References [1]. [2].

Cowan, M.M (2002): Plant Products as antimicrobial agents. Clin Microbial. Rev., 12:564-582 Hill, A.F (1952): Economic Botany : A Textbook of Useful plant and plant products. 2nd ed. McGraw- Hill Book company Inc, New York .Pp 7 [3]. Balandrin M.F., Kjocke A.J and WQurtele D.F (1985): Natural Plant Chemicals sources of Industrial and Pharmaceutics, Human press, New Jersey USA; Pp. 137-141. [4]. Pacific Health Inform (2005) General Health Products and Alternative Medicine.www.file /1A:/ pacific Health. Info % 20>> % 20 Products. htm. [5]. Saver, J.D (1993): Historical Geography of crop plants- A selected rooster. CRC Press, Boca Raton, Florida Pp 1014-1017. [6]. Pamplora, G.D and Roger M.D (1999). Encyclopedia of Medicinal Plants. Vol. 1 Desktop publishing, spainpp 70-77 PP 719-720. [7]. Artega J.R, Zhang Q., Huerta S, Go V.l and Herber D. (2005): inhibition of Prostate Cancer cell growth by an avocado extract: role of lipid-soluble bioactive substances. J. Nutr. Biochem 16:23-30. [8]. Okafor J.C, Arazu R.C, Ibuzo J. Nsofor M. and Okudo A.N (2005) Checklist of medicinal plants of Nigeria and their uses, James Enugu Nigeria. Pp 1-97 [9]. Okentu, I.O and Ani C.J (2001) Phytochemical analysis and antimicrobial Screening of the seed extracts of TetracarpidiumconophorumJ. Chem. Soc, Nigeria, vol 265(1) Pp 1-2. [10]. Trease, G.E and Evans, W.C (1989): Pharmacognosy. 13th (ed). ELBS/BailliereTindall, London Pp 345-6. [11]. Akpuaka M.U, Orakwue F.C, Nnaedozie U, Onyeka C.A and Okoli 1 (2003) Preliminary Phytochemical and Anti–bacterial activity Screening of Bryophyllumpinnatum Extracts. J-Chem. Soc. of Nigeria vol. 28, no1, Pp 11-13. [12]. Adeyemi O.O.,Okpo S.O and Ogunti O.O (2002). Analgesic and anti-inflammatory effect of the aqueous extract of leaves of Perseaamericanamili (lauraceae) Fitroterapia 73:375-380.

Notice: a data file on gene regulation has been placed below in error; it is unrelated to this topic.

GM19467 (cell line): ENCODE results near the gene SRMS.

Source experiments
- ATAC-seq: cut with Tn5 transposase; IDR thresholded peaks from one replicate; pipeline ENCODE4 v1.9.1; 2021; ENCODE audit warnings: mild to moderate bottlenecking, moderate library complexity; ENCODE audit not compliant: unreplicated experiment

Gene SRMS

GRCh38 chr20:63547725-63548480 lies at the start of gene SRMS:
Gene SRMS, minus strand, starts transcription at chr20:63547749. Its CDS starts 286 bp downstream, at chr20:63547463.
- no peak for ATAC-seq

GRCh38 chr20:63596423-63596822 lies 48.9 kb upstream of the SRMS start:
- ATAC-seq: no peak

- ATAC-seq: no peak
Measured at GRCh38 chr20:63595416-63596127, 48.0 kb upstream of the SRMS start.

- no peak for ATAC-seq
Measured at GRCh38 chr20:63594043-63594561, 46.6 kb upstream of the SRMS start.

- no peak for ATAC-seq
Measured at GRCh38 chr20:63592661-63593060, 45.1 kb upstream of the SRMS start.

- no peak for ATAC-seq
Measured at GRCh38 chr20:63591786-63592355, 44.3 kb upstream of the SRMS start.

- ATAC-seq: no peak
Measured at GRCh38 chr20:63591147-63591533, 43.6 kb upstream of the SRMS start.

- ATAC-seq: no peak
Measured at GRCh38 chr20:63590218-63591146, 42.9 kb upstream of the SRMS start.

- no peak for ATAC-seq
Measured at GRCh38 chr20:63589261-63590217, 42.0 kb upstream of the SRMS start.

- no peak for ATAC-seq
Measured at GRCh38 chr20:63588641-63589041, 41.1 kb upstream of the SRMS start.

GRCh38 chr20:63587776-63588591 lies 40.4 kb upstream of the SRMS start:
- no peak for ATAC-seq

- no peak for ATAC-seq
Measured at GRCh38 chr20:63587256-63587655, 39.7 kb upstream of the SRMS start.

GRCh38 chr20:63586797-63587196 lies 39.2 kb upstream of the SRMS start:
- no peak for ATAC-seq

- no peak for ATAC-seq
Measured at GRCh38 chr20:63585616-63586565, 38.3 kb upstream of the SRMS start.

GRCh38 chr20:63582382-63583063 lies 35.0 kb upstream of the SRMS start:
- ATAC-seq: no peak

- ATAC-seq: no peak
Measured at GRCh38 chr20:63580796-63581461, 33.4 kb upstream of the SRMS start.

25 | Page